7 Strategies for Keeping the Internet from Taking Over Your Life

This is a guest post by Karyn Brownlee. She speaks for various women’s events and teaches a women’s Bible study at Prestonwod Baptist Church in Plano, Texas. She has written a six-week Bible study, resources for women in ministry, and numerous devotionals. If you want to guest post on this blog, check out the guidelines here.

I don’t know about you, but I am suffering from information overload. Regardless of where I begin, I seem to fall into a black hole of never-ending links on an unquenchable search for mind stimulation. Let’s face it, without boundaries the internet can become an addiction.

Photo courtesy of ©iStockphoto.com/mipan, Image #2090601

Photo courtesy of ©iStockphoto.com/mipan

Web-surfing is now as much of a threat to the family as alcohol or drug abuse. And I’m not just talking about online pornography. The time invested—or rather wasted—online can often preclude other more important activities such as in-person fellowship, marital intimacy, housework, and overall job performance.

How do you know if you are in danger? Netaddiction.com provides a free internet addiction test. This is a short, eye-opening assessment of your attitudes and behavior, resulting in a free numerical score. Just as I suspected, the twenty questions confirmed I am not addicted, but not well-balanced either. I need some tweaking. (Tweaking reminds me of Twitter, tempting me to quit writing and go tweet my result. Argh!)

Recently, my husband was kind enough to share that the U.S. has just opened its doors to its first residential treatment center for internet addiction, a place he may send me if I’m not careful.

To ensure my own health and the health of my marriage, I’m committed to continuous improvement in the area of internet-use management. Even this post is a form of self-therapy and accountability. Here are seven simple guidelines I’m embracing.

  1. Stay true to your personal mission while online. If you don’t know what that is, don’t Google it. Try prayer instead.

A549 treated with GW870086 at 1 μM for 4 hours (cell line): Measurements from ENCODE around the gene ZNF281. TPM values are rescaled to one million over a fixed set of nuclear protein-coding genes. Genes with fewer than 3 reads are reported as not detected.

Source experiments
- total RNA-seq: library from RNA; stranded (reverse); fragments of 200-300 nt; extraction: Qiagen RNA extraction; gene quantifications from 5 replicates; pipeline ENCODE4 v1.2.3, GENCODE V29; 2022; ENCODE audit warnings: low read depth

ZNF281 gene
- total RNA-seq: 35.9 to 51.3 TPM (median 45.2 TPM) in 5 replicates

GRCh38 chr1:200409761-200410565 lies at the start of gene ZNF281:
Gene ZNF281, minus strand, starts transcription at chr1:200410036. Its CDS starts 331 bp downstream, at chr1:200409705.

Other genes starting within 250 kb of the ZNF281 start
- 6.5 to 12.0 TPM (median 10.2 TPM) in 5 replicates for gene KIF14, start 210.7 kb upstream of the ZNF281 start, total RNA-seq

2. Make a daily schedule for online activity and stick to it. Set a timer or an alarm clock if necessary.
  3. Use resources such as Bloglines.com or Google Reader to organize feeds in a central location. (I got this idea from author Mary DeMuth. Thanks, Mary!)
  4. Choose carefully your networks. Avoid the temptation to be a part of every online community you discover.
  5. Sync applications to each other. For example, use Selective Twitter to copy tweets to your Facebook page. This saves time and reduces your exposure to “the black hole.”
  6. Reduce inbox-fillers by turning off email notifications and unsubscribing to unnecessary feeds. These are attention-grabbers and time-suckers.
  7. Fast from technology on Sundays. Give your mind a rest and allow it to refocus and rejuvenate.

Much attention has been given to the potential negative consequences of online activity, but new studies have highlighted some positive outcomes. Recent research by the University of California revealed that internet use stimulates brain activity in older adults, and the Phoenix Center reported it even reduces seniors’ depression.

Surely the age-old balancing act is the chief contributing factor to the positive or negative effects we will experience from our insatiable appetite for cyber consumption. Our internet use must be intentional use. Anytime we let something drive us, we are in for a wreck.

Question: What would you add to my list? How are you managing your time online?
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  • http://mosaicmercy.com David Knapp

    I don't manage my online time very well. I recently set up a paid hosting blog and have found myself getting 4 or 5 hours of sleep a night. I need at least 7 hours! =/

    Your post has inspired me to do the dishes. I think I have neglected some house chores. Thank you.
    My recent post ElfYourself

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  • Christine

    I have always been so smug that I don't watch more than 1 – 2 hours of tv a week but recently discovered I was spending 1 – 2 hours a day bumming around on-line. All good sites mind you, a lot of Christian bloggers or family related themes, but still………that much time gone every day let's me know that I better reign it in!

    • http://intensedebate.com/people/michaelhyatt Michael Hyatt

      Yea, me, too. I think the Internet is the new TV and can be a huge time suck.

  • http://rosacola.blogspot.com Rocco

    These are great!

    Unfortunately, My current career has me with technology and online all day. I am also in school full time (online*) as well, so I can get away from technology.